Risky Business

In the 1950s, after two miscarriages, my late mother was prescribed a drug – DES – that was thought to help women carry pregnancies to term. Thereafter she gave birth to seven healthy children, of whom I was the fifth.

The medical community later determined that DES may not have helped the women who took it with their pregnancies and that it had sometimes horrific side effects on the women who had taken it and – just as horrifyingly – on their daughters (https://www.cancer.org/cancer/cancer-causes/medical-treatments/des-exposure.html). The FDA told doctors to stop prescribing it, and a campaign was begun to inform those who had taken it of the heightened risks to themselves and their daughters.

This was precisely the sort of experience that conditioned the FDA to adopt a policy of extreme caution with regard to drug approvals. As one whose mother and sisters were unknowingly exposed to terrible risks by an ineffective and dangerous drug, I can hardly disagree with the FDA’s risk-averse stance with regard to drug approvals. Indeed, as a general matter, I take comfort from it.

Even so, it strikes me as astonishing that the earliest possible date for legal distribution of a possible vaccine for the Coronavirus that has – maybe – already established itself as the first truly global pandemic is this December (https://www.foxnews.com/media/john-price-coronavirus-vaccine-greffex). HHS Secretary Azar has pronounced himself pleased with this expedited approval timeline (https://www.foxnews.com/media/alex-azar-coronavirus-vaccine-timeline). Count me as less than enthusiastic about it.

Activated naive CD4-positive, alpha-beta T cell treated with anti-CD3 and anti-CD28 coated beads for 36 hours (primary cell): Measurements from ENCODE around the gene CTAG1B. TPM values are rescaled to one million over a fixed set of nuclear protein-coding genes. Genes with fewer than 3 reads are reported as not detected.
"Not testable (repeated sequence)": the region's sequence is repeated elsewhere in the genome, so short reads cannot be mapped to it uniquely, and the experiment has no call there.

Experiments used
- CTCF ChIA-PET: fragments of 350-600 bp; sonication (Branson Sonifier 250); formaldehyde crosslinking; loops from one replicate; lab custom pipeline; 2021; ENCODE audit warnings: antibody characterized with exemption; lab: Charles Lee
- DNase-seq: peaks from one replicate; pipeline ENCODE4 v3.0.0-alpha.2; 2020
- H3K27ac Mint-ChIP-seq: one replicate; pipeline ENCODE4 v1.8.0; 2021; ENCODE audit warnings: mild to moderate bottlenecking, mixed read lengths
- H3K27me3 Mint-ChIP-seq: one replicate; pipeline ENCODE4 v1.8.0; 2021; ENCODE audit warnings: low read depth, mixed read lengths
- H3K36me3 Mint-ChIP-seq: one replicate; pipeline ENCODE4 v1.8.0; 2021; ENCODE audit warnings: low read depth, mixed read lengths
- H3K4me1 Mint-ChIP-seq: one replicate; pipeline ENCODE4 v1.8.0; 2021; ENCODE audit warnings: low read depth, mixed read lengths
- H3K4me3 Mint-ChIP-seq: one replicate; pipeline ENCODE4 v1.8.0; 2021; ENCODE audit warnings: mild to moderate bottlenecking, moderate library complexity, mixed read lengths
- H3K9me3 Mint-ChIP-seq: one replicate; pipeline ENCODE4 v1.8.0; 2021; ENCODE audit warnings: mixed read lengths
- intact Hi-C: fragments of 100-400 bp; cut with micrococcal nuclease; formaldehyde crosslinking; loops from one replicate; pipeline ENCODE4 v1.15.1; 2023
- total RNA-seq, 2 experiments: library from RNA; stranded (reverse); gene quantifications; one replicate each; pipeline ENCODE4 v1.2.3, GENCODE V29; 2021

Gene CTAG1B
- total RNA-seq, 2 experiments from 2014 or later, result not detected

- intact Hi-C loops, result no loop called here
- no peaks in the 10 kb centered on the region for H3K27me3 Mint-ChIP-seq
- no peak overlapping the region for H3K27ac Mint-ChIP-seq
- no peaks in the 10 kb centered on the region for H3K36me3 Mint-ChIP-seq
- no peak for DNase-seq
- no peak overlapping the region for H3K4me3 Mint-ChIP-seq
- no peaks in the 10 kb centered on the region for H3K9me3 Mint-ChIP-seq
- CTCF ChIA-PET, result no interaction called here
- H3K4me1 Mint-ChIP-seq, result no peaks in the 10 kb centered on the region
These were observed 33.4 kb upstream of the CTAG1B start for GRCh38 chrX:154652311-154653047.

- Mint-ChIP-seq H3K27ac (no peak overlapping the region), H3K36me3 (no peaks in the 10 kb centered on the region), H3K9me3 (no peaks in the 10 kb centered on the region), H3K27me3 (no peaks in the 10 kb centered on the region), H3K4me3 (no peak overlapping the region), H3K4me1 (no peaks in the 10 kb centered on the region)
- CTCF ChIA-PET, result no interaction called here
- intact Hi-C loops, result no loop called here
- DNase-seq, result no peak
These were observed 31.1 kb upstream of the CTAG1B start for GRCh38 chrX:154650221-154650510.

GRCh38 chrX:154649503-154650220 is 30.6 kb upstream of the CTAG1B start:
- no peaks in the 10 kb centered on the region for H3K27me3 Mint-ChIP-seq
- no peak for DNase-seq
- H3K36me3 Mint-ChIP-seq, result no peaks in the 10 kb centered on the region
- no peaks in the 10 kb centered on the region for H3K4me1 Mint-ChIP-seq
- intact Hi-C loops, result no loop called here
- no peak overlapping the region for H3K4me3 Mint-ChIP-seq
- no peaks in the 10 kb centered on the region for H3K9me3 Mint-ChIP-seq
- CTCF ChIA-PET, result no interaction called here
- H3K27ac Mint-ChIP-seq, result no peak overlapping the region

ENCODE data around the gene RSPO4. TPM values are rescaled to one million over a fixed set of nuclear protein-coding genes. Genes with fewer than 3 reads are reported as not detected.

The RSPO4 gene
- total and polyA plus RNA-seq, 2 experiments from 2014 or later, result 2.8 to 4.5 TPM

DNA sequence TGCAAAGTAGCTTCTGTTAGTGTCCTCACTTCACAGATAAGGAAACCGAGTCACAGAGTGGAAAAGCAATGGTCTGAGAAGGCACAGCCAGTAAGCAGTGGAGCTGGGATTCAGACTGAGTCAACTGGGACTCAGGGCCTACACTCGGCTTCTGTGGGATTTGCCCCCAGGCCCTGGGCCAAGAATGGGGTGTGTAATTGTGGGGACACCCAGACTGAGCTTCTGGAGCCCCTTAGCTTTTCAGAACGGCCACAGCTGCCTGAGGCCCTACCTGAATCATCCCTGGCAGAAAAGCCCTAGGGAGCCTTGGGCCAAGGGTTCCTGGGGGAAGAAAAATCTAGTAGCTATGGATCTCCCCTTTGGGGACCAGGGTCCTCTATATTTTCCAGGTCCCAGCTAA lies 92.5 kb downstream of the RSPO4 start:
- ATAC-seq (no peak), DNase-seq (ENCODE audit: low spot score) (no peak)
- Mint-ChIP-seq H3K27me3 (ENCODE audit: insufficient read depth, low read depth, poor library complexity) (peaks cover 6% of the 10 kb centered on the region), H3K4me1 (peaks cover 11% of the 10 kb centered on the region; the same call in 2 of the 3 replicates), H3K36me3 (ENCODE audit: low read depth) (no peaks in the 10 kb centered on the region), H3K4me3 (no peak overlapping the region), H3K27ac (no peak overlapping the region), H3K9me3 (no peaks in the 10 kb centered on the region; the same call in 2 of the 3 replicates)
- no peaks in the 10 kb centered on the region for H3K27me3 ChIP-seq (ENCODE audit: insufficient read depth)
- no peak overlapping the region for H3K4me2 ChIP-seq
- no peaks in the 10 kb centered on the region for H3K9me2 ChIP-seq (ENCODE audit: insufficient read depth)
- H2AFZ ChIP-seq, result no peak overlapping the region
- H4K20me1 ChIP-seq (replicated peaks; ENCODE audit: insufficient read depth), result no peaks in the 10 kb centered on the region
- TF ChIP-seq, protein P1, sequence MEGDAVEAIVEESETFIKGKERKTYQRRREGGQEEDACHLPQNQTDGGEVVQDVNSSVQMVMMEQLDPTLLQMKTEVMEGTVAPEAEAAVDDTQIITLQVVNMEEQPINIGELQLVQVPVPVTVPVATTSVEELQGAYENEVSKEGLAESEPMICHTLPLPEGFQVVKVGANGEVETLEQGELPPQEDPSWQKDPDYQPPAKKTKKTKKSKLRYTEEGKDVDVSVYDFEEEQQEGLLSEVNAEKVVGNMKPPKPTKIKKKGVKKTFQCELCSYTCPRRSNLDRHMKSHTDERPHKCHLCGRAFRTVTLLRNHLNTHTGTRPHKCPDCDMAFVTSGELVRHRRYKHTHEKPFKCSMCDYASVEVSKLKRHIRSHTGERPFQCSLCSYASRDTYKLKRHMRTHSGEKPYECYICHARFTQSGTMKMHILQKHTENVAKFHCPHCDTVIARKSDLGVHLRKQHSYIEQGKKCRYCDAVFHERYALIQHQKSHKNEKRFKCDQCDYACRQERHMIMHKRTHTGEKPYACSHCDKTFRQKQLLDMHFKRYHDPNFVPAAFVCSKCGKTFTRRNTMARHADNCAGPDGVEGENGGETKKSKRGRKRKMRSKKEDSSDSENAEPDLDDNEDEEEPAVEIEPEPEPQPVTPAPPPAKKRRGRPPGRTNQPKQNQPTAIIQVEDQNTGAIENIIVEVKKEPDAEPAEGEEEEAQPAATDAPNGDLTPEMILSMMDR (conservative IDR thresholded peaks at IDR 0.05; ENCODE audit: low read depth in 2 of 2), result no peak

As we all know, there is much that we don’t know about the new Coronavirus. We don’t really know the mortality rate among those who have been exposed to it; we don’t know how long asymptomatic people can pass it along; we don’t know its long term effects on survivors; we don’t know why some people who seem to have recovered from it relapse and die. What we do know is that it’s often deadly, highly communicable and spreading quickly – and that containment efforts thus far have failed.  We also know that given how widely it has already spread and how many carriers are asymptomatic, it appears likely to continue to spread even in the face of heroic containment efforts.

It may be that the virus’s mortality rate will prove to be as, or nearly as, low as a normal flu because orders of magnitude more people may have the virus than we already know (thus increasing the denominator, with virus-related deaths as the numerator). Or the pessimistic view expressed by the WHO a few days ago that virus-caused deaths might amount to 3.4% of those who get it (vs. roughly .1% of flu victims) might be right. We just don’t know.

If the more pessimistic view proves to be correct and if the number of afflicted people continues to expand exponentially with the passage of weeks, the numbers of people at risk of death between now and final FDA approval of a new vaccine in December could be staggering.


Drug approval processes should be thought of as balancing risks. One risk is embodied in a known problem – acne, say, or carrying difficult pregnancies to term (two very different kinds of problems, to be sure); on the other side of the equation is the risk that a possible solution to the particular problem being addressed will just not work as anticipated or have devastating, unanticipated side effects, or both.